September 11, 2008
Down the Drain
By Tonia Moxley [email protected] 381-1676
Across what once was a 50-acre marine playground now stretches a startling vista more reminiscent of Arizona's Painted Desert than of the Blue Ridge Mountains.
One small pool of water remains on the northwestern end of Mountain Lake's bed, far out of sight of the hotel that bears its name. Retired Virginia Tech biologist Bruce Parker estimates the pool holds about 20 feet of water and is likely the site of a large crack in the subterranean dam that formed the lake more than 6,000 years ago.
Until this week, it's unlikely anyone living has seen the lake so low, Parker said after visiting the Pembroke resort made famous by the 1987 movie "Dirty Dancing."
Parker has studied and written about the lake's fill-and-drain cycles. "I've never seen anything like this," he said. "I don't think this has probably happened since around 1885 to 1910."
If the lake drains completely, geologists could finally explore and map the underground features of the "big drain," as it's sometimes known. Such access could help scientists better understand the area's hydrological idiosyncrasies. Mountain Lake is one of two naturally occurring freshwater lakes in Virginia and may be the only lake in the world to periodically dry up, then refill itself.
The lack of water is straining the financial health of the hotel operated there since 1936. Occupancy rates were down 20 percent in June and July, traditionally the hotel's busiest months.
"August was maybe a little bit worse," hotel manager Buzz Scanland said.
This is the second time Scanland has faced this problem. In 2002, the water dropped so low that the board of the Mary Moody Northen Endowment -- the Texas-based organization that owns the resort -- drilled a test well that it was hoped might produce enough water to refill the lake. The effort failed. But by 2003, conditions shifted and the lake refilled on its own.
Two years ago, the level again began to drop.
Visitors to the resort Monday expressed equal measures of both disappointment and fascination with the stark landscape.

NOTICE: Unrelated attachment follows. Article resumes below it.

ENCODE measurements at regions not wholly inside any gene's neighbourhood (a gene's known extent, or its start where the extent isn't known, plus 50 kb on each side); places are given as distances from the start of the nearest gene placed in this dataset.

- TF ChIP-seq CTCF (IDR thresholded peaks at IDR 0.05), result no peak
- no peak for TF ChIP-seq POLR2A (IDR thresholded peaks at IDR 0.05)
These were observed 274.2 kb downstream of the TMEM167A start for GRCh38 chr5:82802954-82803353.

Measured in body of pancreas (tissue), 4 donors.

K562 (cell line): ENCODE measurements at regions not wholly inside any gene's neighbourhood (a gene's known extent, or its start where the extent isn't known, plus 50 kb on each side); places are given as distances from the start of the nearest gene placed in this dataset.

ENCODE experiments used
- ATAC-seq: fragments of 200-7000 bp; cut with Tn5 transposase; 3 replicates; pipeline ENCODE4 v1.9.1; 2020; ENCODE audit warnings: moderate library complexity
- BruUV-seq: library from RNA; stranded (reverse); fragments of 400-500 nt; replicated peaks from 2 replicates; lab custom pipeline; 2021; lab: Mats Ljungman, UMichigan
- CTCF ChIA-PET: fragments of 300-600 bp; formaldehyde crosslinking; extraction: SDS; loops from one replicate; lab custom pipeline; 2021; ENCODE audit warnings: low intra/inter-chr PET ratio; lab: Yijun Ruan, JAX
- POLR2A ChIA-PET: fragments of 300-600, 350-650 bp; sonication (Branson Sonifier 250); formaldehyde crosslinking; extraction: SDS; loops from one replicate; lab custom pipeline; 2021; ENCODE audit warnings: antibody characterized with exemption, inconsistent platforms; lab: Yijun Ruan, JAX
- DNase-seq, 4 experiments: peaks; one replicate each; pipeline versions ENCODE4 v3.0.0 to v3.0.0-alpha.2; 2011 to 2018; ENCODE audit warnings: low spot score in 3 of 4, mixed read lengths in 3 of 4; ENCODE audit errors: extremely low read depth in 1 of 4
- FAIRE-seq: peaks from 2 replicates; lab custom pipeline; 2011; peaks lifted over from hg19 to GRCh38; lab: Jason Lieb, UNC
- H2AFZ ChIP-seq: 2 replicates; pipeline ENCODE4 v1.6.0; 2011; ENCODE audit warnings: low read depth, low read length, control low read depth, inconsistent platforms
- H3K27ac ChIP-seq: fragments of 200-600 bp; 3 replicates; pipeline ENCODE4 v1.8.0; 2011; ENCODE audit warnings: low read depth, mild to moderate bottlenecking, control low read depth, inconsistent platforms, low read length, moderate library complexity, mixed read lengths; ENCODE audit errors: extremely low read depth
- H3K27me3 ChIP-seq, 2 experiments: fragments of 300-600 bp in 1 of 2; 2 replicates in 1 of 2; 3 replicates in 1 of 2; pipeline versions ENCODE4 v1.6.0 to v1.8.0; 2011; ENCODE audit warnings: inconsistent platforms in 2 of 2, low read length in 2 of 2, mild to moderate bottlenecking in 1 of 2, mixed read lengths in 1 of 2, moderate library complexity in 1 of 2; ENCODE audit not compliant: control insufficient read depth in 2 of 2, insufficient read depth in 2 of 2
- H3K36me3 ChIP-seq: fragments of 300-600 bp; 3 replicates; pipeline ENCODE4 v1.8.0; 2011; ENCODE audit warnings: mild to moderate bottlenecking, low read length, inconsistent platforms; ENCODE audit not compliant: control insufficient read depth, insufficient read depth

"It's disappointing. We knew it was down, but we didn't know it was that far down," said Ann Herbert of Charlottesville, who was visiting with her husband, Rob.
Phyllis and Steve Louis of Cincinnati were in the middle of a four-day visit. The trip was somewhat of a pilgrimage for Phyllis Louis, a big fan of "Dirty Dancing." The Louises said the hotel staff told them when they booked their trip that the lake was drying up. They came anyway.
"We like the mountain air," Steve Louis said.
The Louises are the kind of visitors Scanland is aggressively courting by organizing several "Dirty Dancing"-themed weekends a year. But others who know the lake mourn its loss.
As the rank smell of hundreds of decaying fish trapped in a mud puddle about 100 feet below the lake's Newport cottage wafted up to where John Farmer stood Monday, he shook his head, recalling a misty fall morning eight years ago when he and a friend took a boat out to fish.
"It was beautiful. We were catching rainbow trout and bluegill," Farmer said.
Until now, no dead fish had been found. It is thought that many may have escaped through cracks in the bedrock and into underground streams that both feed and drain the lake. One of those streams, called Pond Drain, empties into Little Stony Creek and eventually into the New River, Parker said.
According to core samples taken from the lake bed by Parker and his former students, the pond has dried up on at least six occasions in the past 4,500 years. The samples show it has sometimes remained dry for decades.
Prolonged drought is the cause of the lake's current condition and underscores its role as a local barometer of global climate change.
Parker points to evidence from his core samples that show low lake levels in Pembroke correspond to a worldwide drought in A.D. 1,300 that destroyed the Anasazi civilization in the southwestern United States and caused widespread famine in Egypt.
According to Parker, it could take several years of normal or above normal rainfall to raise the water table enough to refill the lake. Some snowy winters would be even better.
Meanwhile, Scanland is working on a two-year business plan to revitalize summer businesses at Mountain Lake, focusing on amenities other than boating, swimming and fishing. October is coming, and the hotel's annual Oktoberfest celebration should bring in its usual crowd, Scanland said.
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